Banks brace for tough second half of '09

Loan losses and regulatory reforms will give bankers and investors plenty to worry about in the months ahead.

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By David Ellis, staff writer

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NEW YORK ( -- Stress tests. Massive government interventions. Speculation that the government would nationalize Citigroup and Bank of America.

Suffice it to say that the first half of 2009 was anything but normal for the usually sleepy U.S. banking sector.

But even as some sense of calm has returned, there are few indications that lenders will make a full recovery by year's end.

For starters, many banks are still trying to get a firm grip on their unwieldy loan portfolios that continue to deteriorate.

The focus for many big-name banks lately has been on credit cards as more and more consumers find themselves out of work. Construction and development loan problems remain front and center for smaller lenders, particularly community banks.

As the recession drags on, however, losses are starting to migrate to other areas, including commercial and industrial loans, as well as traditional commercial real estate, said Blake Howells, an analyst at Becker Capital Management, a Portland, Ore.-based investing firm which oversees $1.7 billion in assets.

Howells and others suggest that as a result, banks will have to continue building their loan loss reserves through the end of this year and quite possibly into 2010.

That could be a further drag on profits -- especially for regional banks. Full-year earnings for regional banks in the S&P 500 are expected to decline 34% this year, according to Thomson Reuters.

Large diversified financial services firms, which include JPMorgan Chase (JPM, Fortune 500), Bank of America (BAC, Fortune 500) and Citigroup (C, Fortune 500), are expected to post a 19% increase in earnings for 2009. Experts said that the recent flurry in capital markets activity, including newly-issued corporate debt, is helping buoy results of the larger banks.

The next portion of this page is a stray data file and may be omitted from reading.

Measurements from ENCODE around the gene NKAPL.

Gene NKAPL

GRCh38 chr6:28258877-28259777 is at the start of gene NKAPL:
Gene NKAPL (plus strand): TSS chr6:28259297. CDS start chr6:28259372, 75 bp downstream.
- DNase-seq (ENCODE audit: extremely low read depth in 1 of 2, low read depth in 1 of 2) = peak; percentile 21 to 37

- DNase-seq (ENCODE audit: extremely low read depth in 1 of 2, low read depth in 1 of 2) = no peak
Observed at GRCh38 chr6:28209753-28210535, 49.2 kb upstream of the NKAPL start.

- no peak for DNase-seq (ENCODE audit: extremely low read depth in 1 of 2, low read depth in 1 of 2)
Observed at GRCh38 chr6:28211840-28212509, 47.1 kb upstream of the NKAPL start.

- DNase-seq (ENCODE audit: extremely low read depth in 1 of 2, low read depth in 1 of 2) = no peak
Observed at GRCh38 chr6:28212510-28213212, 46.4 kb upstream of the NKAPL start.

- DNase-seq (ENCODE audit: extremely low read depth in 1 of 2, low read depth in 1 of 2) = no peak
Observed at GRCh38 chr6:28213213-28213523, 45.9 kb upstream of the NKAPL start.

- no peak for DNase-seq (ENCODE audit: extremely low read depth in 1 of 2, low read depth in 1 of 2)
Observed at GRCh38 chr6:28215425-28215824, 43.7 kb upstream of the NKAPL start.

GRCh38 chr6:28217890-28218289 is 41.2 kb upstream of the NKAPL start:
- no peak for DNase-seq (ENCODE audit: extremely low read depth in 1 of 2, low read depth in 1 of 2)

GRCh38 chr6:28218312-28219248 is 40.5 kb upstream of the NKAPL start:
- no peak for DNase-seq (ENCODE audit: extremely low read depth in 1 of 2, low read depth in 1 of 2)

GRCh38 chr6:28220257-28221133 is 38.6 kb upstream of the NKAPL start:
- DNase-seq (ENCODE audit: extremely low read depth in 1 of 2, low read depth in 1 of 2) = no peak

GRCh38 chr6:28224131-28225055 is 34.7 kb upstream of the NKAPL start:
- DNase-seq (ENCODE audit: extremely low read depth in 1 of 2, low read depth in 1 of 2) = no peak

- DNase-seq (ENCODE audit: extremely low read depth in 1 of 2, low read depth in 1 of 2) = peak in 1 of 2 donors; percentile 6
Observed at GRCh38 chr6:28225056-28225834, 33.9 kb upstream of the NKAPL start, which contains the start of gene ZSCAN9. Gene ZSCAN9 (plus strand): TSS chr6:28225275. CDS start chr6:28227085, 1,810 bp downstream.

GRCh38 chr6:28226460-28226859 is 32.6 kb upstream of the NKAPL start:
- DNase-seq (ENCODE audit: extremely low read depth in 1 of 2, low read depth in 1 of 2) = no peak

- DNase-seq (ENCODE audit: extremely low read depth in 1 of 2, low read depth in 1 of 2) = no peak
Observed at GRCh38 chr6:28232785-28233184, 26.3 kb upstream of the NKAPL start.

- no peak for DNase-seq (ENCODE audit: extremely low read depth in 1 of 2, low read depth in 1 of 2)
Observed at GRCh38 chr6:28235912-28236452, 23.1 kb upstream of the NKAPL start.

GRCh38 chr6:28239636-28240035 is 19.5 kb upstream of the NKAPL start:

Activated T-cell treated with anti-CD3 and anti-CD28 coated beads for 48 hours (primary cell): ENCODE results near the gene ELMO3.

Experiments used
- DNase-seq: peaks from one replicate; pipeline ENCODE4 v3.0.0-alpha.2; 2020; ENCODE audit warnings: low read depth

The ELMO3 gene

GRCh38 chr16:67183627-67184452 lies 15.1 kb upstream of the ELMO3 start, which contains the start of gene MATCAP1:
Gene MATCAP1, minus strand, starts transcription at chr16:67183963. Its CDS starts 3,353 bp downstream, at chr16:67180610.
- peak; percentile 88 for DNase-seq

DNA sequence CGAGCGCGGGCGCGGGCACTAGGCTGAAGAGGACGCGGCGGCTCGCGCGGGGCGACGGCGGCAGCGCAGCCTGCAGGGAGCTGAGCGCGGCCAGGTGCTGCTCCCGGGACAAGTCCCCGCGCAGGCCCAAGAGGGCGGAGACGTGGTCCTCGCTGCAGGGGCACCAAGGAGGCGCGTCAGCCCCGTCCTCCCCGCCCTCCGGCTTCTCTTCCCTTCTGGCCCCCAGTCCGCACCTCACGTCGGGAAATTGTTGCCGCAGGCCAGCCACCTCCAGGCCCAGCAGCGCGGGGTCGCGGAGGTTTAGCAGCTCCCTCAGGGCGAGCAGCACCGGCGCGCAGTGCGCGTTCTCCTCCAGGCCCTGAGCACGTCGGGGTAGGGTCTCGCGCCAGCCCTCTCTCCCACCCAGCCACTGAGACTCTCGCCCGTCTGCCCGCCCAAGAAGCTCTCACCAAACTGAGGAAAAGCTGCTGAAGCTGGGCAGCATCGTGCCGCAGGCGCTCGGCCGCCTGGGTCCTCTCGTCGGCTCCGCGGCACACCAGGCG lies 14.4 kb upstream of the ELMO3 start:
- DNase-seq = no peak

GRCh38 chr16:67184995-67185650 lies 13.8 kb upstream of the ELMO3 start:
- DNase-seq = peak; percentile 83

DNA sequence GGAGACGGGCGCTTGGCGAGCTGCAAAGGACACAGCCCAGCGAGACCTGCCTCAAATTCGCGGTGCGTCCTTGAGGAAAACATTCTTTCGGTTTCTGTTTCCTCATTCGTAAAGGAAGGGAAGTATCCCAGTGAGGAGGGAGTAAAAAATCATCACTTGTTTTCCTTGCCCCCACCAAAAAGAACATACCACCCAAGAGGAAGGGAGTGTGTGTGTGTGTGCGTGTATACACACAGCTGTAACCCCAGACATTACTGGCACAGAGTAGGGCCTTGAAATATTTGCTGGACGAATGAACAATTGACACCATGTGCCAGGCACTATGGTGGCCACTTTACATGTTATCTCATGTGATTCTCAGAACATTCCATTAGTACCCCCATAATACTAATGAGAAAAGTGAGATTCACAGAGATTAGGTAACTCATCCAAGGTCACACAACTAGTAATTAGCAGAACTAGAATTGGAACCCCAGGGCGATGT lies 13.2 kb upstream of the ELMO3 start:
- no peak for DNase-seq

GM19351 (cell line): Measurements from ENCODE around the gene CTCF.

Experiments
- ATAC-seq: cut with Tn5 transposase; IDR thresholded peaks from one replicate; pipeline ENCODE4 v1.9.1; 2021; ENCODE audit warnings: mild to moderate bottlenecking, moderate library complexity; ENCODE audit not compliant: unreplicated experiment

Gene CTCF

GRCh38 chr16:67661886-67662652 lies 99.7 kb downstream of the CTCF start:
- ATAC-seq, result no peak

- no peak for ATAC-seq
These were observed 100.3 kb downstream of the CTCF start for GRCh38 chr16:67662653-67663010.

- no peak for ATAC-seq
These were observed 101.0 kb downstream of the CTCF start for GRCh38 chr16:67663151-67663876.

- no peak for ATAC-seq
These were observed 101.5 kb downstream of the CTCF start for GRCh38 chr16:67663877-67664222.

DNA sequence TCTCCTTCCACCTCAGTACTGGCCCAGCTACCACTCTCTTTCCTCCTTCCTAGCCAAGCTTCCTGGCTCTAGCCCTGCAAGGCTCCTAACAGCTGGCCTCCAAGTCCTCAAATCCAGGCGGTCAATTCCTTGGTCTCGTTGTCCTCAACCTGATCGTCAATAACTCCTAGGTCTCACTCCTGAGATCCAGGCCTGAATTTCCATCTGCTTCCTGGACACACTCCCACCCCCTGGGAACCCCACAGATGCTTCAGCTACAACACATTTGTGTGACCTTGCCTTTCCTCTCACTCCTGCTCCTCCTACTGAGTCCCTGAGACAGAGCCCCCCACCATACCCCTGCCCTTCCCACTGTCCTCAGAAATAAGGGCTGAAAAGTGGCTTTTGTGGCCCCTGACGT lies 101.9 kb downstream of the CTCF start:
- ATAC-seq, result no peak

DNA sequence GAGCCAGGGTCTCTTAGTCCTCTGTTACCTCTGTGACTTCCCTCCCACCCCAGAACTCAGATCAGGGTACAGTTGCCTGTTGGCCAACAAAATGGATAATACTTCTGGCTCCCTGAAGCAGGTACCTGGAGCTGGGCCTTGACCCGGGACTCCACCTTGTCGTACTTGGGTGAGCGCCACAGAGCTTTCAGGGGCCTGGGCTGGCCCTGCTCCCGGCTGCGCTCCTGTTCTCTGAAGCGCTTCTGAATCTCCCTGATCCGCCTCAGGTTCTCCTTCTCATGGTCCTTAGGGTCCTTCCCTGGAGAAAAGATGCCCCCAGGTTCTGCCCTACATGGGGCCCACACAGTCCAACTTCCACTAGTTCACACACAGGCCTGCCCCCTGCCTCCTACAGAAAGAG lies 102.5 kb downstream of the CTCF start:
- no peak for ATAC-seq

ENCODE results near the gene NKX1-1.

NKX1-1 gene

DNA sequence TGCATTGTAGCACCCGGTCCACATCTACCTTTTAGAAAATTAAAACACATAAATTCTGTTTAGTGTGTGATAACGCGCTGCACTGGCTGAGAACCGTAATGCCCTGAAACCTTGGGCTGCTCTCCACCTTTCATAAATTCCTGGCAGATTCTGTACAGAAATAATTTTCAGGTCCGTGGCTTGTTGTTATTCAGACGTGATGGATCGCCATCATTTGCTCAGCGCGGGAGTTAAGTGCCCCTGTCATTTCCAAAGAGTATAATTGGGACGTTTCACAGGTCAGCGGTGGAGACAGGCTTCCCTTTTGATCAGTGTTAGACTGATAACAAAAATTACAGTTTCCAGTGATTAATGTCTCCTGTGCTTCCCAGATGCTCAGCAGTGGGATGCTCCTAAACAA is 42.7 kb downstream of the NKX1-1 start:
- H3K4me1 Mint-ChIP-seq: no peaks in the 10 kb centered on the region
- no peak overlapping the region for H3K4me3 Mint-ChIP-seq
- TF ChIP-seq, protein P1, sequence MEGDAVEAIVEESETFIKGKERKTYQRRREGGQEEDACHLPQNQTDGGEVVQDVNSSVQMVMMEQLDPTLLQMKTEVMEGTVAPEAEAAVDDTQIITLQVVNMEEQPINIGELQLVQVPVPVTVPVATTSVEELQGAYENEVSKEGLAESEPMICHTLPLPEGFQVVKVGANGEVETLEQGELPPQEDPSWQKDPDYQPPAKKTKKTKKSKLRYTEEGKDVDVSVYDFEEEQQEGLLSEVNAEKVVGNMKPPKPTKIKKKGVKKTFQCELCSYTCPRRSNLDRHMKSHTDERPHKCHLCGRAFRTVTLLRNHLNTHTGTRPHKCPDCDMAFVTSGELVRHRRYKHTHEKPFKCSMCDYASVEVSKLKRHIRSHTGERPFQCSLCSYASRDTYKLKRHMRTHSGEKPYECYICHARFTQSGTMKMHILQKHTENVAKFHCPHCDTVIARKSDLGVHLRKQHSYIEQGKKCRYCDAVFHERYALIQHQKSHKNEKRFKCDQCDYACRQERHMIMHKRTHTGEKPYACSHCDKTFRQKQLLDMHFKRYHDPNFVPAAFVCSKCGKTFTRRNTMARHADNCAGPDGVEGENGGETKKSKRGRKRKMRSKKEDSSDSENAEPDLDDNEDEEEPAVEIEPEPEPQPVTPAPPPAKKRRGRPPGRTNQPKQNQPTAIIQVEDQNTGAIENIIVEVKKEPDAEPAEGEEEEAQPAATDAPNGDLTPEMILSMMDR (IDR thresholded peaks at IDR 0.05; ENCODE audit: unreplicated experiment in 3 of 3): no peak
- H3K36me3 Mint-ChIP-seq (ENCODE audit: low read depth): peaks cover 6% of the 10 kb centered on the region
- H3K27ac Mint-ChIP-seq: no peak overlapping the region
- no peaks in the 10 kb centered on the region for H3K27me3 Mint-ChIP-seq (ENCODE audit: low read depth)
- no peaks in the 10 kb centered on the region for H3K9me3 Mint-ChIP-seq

It hasn't hurt that the 19 stress-tested banks themselves have conducted $93 billion in debt and equity offerings since May, according to SNL Financial. Fees tied to those offerings have also helped to boost profits at those same big banks.

"Banks that have capital markets operations are clearly are benefiting from those markets in first half of this year," said Howells. "Whether that holds for the second half remains to be seen."

Few answers, lots of questions

This uncertainty, as well as broader questions about banks' underlying earnings power, has caused bank stocks to stall after a sizeable rally in March and April.

Both the KBW Bank Index and S&P Banking Index - two of the most widely-watched barometers of the sector - have doubled in value from their March lows. But they have largely traded sideways since the government released the results of its stress-test program in May.

The outlook for U.S. banks has been clouded by other issues too, namely which banks might be next to escape the government's controversial Troubled Asset Relief Program, or TARP, and whether some of the biggest banks indeed have enough capital on hand to weather the recession.

"There are a lot of questions about whether banks are adequately capitalized to deal with a recovery that goes on for several years," said analyst Nancy Bush, founder of NAB Research.

There's also the question of how Congress will decide the fate of the financial services industry. Lawmakers on both sides of the aisle have appeared willing recently to back some of the changes proposed by President Obama two weeks ago as part of his sweeping regulatory reform plan.

Some of those proposals, however, including the creation of a new agency geared towards protecting consumers from financial products and stiffer capital requirements for banks, are certain to impact banks' profitability, note experts. But no one seems to know by how much.

Tom Kersting, a financial services analyst at St. Louis-based Edward Jones, estimates that banks will feel the pinch as they spend more money to implement some of these proposed regulatory changes, but adds that the costs will not have a "material impact."

More changes in Washington could also become an issue before long. At the end of October, the Federal Deposit Insurance Corp. is expected to bring to an end its debt-guarantee program, which has helped banks access cheap forms of financing.

And of course, there have been rumblings that the Federal Reserve may have to move to raise interest rates later this year as part of an effort to unwind some of its ongoing rescue programs and combat the threat of inflation in the future. Such actions could potentially weigh on recovery efforts for banks that have relied on wide interest rate margins to borrow and lend money.

Investors, however, may take comfort in knowing that banks are unlikely to undergo the type of turmoil that defined the first half of 2009, which would certainly be welcome news for the hard-hit industry.

"We certainly believe we are past that point," said Kersting.  To top of page

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